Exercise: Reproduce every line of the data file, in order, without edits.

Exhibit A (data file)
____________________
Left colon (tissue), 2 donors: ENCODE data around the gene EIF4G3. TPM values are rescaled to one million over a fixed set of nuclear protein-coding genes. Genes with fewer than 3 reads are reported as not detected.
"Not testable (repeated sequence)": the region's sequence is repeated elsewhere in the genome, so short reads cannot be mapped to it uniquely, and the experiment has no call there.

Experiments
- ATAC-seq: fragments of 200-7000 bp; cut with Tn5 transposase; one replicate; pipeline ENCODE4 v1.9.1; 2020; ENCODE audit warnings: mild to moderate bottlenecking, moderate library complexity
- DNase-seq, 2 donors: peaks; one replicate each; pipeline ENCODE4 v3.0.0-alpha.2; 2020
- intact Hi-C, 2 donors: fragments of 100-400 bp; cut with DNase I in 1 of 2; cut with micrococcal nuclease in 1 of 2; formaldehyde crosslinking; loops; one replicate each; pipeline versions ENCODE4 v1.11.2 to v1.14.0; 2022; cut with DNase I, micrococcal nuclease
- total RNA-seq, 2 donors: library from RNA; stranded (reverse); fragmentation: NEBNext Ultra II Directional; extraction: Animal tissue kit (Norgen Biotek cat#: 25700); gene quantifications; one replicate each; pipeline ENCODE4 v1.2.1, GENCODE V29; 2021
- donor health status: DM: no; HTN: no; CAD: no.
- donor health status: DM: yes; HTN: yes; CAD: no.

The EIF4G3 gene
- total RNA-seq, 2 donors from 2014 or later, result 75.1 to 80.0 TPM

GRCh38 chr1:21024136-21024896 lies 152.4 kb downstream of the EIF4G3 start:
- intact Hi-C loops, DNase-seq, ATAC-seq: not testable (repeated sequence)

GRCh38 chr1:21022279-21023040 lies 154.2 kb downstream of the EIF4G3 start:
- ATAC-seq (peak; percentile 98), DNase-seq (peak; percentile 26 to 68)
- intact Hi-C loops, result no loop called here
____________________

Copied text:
Left colon (tissue), 2 donors: ENCODE data around the gene EIF4G3. TPM values are rescaled to one million over a fixed set of nuclear protein-coding genes. Genes with fewer than 3 reads are reported as not detected.
"Not testable (repeated sequence)": the region's sequence is repeated elsewhere in the genome, so short reads cannot be mapped to it uniquely, and the experiment has no call there.

Experiments
- ATAC-seq: fragments of 200-7000 bp; cut with Tn5 transposase; one replicate; pipeline ENCODE4 v1.9.1; 2020; ENCODE audit warnings: mild to moderate bottlenecking, moderate library complexity
- DNase-seq, 2 donors: peaks; one replicate each; pipeline ENCODE4 v3.0.0-alpha.2; 2020
- intact Hi-C, 2 donors: fragments of 100-400 bp; cut with DNase I in 1 of 2; cut with micrococcal nuclease in 1 of 2; formaldehyde crosslinking; loops; one replicate each; pipeline versions ENCODE4 v1.11.2 to v1.14.0; 2022; cut with DNase I, micrococcal nuclease
- total RNA-seq, 2 donors: library from RNA; stranded (reverse); fragmentation: NEBNext Ultra II Directional; extraction: Animal tissue kit (Norgen Biotek cat#: 25700); gene quantifications; one replicate each; pipeline ENCODE4 v1.2.1, GENCODE V29; 2021
- donor health status: DM: no; HTN: no; CAD: no.
- donor health status: DM: yes; HTN: yes; CAD: no.

The EIF4G3 gene
- total RNA-seq, 2 donors from 2014 or later, result 75.1 to 80.0 TPM

GRCh38 chr1:21024136-21024896 lies 152.4 kb downstream of the EIF4G3 start:
- intact Hi-C loops, DNase-seq, ATAC-seq: not testable (repeated sequence)

GRCh38 chr1:21022279-21023040 lies 154.2 kb downstream of the EIF4G3 start:
- ATAC-seq (peak; percentile 98), DNase-seq (peak; percentile 26 to 68)
- intact Hi-C loops, result no loop called here